Alberta politics is much improved by the PC's self-execution


National Post, 27 July 2017

The PC party existed to sell access to power; with no power to sell, it was bankrupt. Had it had any honour left, it would have thanked voters for 44 years of support, and arranged for a decent burial

Spare a thought, but not a tear, for the Progressive Conservative Party of Alberta, the greatest behemoth in Canadian political history, which administered a long-overdue self-execution last Saturday in Alberta. The political hygiene of my home province is improved by its disappearance, alas delayed by the haplessness of its proper heir, the Wildrose Party, which also ended its existence on Saturday.

Alberta has a most unusual political culture. It prefers that a party burst upon the scene, take power from a tired government, and then rule for decades with massive majorities until displaced by the successor. At which point it has the decency to disappear. Alberta was governed by the United Farmers of Alberta from 1921 to 1935. The Social Credit took over then, and ruled until 1971, a 36-year run, 25 of those years under Ernest Manning.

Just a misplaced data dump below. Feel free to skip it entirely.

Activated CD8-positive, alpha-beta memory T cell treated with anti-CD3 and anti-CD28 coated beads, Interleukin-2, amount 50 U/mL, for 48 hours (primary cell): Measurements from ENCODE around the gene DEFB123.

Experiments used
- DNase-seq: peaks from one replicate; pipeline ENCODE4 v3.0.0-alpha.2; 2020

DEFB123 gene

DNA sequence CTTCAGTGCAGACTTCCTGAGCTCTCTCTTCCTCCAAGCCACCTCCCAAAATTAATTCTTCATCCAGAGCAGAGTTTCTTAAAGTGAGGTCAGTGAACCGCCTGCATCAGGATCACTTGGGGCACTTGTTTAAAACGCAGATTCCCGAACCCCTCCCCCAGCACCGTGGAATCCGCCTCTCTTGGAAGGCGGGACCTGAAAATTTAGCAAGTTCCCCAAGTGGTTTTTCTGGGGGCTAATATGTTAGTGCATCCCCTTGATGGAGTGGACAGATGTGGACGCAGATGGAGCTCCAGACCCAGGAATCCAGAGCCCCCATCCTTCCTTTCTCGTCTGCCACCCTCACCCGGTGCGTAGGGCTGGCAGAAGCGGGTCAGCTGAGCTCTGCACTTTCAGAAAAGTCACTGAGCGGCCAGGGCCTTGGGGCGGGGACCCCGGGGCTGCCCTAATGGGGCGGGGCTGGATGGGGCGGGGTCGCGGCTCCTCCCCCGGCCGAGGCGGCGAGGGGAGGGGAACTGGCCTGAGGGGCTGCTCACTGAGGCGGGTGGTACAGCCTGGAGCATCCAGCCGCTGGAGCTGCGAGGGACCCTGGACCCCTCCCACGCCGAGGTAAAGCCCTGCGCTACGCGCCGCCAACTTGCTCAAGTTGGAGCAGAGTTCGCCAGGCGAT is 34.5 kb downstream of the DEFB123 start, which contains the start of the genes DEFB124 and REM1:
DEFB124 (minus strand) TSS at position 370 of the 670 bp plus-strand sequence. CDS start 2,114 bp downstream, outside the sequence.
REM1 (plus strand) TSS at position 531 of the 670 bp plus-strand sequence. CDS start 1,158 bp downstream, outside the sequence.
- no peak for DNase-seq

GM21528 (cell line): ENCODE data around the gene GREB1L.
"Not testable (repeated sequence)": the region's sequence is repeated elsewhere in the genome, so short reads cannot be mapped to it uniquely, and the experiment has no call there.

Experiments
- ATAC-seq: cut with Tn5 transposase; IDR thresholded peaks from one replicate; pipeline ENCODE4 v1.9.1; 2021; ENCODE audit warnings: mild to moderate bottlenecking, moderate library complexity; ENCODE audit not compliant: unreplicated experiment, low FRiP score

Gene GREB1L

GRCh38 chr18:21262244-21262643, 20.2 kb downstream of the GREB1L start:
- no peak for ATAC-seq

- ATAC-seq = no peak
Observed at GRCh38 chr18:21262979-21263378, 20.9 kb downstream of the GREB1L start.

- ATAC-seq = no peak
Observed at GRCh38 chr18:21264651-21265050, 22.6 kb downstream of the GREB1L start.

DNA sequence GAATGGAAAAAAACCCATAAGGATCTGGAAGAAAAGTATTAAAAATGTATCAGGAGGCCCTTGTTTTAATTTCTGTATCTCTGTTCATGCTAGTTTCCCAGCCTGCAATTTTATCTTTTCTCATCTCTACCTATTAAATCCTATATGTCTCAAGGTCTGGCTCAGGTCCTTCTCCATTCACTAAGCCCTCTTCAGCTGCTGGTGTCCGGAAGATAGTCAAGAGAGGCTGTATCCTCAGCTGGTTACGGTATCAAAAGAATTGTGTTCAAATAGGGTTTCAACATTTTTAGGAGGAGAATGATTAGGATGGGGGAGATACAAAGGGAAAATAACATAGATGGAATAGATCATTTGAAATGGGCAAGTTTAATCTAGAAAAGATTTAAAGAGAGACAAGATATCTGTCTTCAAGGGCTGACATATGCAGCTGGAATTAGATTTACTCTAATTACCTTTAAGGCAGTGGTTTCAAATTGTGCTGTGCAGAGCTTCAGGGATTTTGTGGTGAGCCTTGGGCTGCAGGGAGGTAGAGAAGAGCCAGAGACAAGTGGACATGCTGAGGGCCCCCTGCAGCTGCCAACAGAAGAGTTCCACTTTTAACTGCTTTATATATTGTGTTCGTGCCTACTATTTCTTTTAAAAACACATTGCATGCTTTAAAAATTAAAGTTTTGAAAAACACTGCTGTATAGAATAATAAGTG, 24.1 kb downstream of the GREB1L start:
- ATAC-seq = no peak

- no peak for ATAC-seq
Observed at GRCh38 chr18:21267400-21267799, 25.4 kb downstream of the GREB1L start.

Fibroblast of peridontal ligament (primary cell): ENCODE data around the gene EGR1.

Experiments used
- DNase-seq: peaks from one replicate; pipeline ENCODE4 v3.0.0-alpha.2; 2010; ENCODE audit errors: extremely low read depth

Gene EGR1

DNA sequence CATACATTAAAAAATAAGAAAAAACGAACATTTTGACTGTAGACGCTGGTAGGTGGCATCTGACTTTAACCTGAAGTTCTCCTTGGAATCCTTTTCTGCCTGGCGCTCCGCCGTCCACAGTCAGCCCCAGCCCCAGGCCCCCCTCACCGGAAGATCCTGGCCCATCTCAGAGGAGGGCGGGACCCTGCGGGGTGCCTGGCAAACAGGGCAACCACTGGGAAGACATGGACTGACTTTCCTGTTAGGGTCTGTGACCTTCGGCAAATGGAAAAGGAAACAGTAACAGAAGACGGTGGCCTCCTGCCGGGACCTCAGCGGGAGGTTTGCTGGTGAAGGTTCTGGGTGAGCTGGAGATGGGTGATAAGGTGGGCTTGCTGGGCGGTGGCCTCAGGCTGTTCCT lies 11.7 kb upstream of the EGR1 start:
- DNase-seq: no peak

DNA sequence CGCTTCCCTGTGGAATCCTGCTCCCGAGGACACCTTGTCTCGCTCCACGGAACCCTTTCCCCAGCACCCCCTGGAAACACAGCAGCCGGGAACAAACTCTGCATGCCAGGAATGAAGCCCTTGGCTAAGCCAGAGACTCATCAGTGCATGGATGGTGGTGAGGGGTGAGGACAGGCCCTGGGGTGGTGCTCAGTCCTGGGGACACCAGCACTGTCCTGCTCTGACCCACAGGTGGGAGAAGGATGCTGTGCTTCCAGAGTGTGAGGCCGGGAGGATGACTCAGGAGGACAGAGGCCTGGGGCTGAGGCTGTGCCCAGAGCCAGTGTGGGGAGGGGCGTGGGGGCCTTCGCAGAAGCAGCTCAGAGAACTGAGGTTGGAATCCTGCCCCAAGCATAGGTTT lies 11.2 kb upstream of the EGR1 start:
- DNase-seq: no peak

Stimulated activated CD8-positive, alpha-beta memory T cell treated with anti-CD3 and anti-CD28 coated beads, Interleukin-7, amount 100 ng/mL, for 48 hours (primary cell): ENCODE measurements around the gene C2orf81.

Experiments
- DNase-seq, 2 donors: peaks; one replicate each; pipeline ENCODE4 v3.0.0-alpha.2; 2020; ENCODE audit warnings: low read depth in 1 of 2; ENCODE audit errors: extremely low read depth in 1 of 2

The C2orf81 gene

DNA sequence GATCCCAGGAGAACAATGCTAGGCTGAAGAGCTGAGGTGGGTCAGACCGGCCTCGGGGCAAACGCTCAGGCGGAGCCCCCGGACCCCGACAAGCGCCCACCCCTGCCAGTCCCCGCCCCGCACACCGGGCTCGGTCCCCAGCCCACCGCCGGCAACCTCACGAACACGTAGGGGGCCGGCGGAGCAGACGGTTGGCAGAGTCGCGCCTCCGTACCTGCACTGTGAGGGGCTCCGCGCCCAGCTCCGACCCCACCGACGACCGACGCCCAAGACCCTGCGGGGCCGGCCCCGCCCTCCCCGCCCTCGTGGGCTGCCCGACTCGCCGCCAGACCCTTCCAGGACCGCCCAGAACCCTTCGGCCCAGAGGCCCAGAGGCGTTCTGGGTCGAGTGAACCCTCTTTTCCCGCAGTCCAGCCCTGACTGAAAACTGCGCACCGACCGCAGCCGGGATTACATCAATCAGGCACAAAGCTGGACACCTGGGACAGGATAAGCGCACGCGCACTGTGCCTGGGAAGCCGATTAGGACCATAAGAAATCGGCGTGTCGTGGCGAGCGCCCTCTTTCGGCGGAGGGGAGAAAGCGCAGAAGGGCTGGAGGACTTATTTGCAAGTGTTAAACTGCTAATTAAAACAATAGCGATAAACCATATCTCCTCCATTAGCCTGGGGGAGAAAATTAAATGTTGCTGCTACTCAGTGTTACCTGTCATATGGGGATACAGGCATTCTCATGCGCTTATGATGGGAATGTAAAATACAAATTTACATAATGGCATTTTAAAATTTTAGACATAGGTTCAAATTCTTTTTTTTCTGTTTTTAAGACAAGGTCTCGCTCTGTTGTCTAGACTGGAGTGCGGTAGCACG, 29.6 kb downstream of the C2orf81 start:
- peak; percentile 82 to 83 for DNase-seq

In 1971, Peter Lougheed and the Progressive Conservatives swept to power, where they remained until 2015, becoming the longest-serving government – federal or provincial – in the history of Canada. Those 44 years were about 10 years too many.

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